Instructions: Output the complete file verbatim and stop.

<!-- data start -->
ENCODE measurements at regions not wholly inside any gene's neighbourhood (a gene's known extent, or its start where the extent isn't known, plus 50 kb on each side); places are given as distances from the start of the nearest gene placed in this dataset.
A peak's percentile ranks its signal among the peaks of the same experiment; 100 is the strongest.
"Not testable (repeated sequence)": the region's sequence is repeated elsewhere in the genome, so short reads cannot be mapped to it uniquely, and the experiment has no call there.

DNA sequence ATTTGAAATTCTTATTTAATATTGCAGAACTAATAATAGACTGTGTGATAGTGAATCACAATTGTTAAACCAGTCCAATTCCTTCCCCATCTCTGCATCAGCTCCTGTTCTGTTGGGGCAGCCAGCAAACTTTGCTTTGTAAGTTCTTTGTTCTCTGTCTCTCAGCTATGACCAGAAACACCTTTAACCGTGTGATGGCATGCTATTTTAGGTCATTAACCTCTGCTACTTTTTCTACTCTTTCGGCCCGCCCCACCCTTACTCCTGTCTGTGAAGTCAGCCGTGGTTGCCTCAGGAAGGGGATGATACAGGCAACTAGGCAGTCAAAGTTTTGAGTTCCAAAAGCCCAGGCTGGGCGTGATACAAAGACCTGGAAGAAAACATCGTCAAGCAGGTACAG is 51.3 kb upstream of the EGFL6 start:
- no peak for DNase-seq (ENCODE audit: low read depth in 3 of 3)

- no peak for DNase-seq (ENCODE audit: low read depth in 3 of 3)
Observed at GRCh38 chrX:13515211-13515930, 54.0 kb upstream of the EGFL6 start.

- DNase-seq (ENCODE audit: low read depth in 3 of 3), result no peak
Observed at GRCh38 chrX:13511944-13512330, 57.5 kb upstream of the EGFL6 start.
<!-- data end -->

ENCODE measurements at regions not wholly inside any gene's neighbourhood (a gene's known extent, or its start where the extent isn't known, plus 50 kb on each side); places are given as distances from the start of the nearest gene placed in this dataset.
A peak's percentile ranks its signal among the peaks of the same experiment; 100 is the strongest.
"Not testable (repeated sequence)": the region's sequence is repeated elsewhere in the genome, so short reads cannot be mapped to it uniquely, and the experiment has no call there.

DNA sequence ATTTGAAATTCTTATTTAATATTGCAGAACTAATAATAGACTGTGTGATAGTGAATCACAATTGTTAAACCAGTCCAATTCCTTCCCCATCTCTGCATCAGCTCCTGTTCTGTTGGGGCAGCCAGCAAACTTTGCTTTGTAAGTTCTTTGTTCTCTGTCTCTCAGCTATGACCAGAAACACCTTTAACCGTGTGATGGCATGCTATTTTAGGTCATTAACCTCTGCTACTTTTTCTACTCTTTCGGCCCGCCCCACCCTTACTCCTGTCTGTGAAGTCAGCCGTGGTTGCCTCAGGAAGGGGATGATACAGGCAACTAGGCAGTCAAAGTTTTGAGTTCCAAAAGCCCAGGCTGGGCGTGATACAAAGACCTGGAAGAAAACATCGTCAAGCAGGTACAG is 51.3 kb upstream of the EGFL6 start:
- no peak for DNase-seq (ENCODE audit: low read depth in 3 of 3)

- no peak for DNase-seq (ENCODE audit: low read depth in 3 of 3)
Observed at GRCh38 chrX:13515211-13515930, 54.0 kb upstream of the EGFL6 start.

- DNase-seq (ENCODE audit: low read depth in 3 of 3), result no peak
Observed at GRCh38 chrX:13511944-13512330, 57.5 kb upstream of the EGFL6 start.